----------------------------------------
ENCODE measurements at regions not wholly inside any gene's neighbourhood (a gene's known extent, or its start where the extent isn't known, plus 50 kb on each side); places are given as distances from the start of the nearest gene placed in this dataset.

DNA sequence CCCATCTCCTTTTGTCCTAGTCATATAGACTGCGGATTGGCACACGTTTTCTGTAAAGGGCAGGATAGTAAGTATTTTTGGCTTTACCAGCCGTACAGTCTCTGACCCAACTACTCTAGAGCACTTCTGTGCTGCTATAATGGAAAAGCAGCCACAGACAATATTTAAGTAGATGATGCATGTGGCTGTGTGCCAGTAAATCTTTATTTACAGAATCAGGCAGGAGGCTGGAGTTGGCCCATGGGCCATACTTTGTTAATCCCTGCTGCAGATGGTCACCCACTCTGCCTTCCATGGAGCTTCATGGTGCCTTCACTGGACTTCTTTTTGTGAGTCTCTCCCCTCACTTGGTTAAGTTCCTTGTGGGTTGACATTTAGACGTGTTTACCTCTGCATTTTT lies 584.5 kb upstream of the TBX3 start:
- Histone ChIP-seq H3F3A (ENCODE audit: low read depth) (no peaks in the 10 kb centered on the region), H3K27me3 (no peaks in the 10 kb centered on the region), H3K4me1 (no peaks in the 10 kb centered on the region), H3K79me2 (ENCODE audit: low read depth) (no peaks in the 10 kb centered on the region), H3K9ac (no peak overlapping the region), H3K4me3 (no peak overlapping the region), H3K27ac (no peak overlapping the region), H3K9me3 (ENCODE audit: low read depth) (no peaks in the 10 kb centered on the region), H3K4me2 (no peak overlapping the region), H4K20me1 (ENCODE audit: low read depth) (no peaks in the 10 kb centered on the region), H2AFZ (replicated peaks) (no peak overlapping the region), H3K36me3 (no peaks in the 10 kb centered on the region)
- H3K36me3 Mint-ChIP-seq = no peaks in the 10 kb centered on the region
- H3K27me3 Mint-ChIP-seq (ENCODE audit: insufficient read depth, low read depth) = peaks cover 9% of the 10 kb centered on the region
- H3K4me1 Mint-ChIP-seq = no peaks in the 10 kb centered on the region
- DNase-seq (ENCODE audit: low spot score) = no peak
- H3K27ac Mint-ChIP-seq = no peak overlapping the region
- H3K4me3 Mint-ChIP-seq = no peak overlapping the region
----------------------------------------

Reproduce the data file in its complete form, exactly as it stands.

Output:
ENCODE measurements at regions not wholly inside any gene's neighbourhood (a gene's known extent, or its start where the extent isn't known, plus 50 kb on each side); places are given as distances from the start of the nearest gene placed in this dataset.

DNA sequence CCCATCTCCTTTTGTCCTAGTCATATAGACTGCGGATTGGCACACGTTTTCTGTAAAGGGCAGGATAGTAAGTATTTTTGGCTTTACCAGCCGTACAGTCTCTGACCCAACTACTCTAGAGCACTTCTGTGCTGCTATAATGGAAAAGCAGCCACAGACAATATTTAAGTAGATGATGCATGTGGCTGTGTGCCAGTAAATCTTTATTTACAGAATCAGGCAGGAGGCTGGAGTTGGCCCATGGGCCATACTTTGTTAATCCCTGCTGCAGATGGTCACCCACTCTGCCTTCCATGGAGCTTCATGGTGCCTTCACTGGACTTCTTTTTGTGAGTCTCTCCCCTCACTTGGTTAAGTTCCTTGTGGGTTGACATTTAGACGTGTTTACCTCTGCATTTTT lies 584.5 kb upstream of the TBX3 start:
- Histone ChIP-seq H3F3A (ENCODE audit: low read depth) (no peaks in the 10 kb centered on the region), H3K27me3 (no peaks in the 10 kb centered on the region), H3K4me1 (no peaks in the 10 kb centered on the region), H3K79me2 (ENCODE audit: low read depth) (no peaks in the 10 kb centered on the region), H3K9ac (no peak overlapping the region), H3K4me3 (no peak overlapping the region), H3K27ac (no peak overlapping the region), H3K9me3 (ENCODE audit: low read depth) (no peaks in the 10 kb centered on the region), H3K4me2 (no peak overlapping the region), H4K20me1 (ENCODE audit: low read depth) (no peaks in the 10 kb centered on the region), H2AFZ (replicated peaks) (no peak overlapping the region), H3K36me3 (no peaks in the 10 kb centered on the region)
- H3K36me3 Mint-ChIP-seq = no peaks in the 10 kb centered on the region
- H3K27me3 Mint-ChIP-seq (ENCODE audit: insufficient read depth, low read depth) = peaks cover 9% of the 10 kb centered on the region
- H3K4me1 Mint-ChIP-seq = no peaks in the 10 kb centered on the region
- DNase-seq (ENCODE audit: low spot score) = no peak
- H3K27ac Mint-ChIP-seq = no peak overlapping the region
- H3K4me3 Mint-ChIP-seq = no peak overlapping the region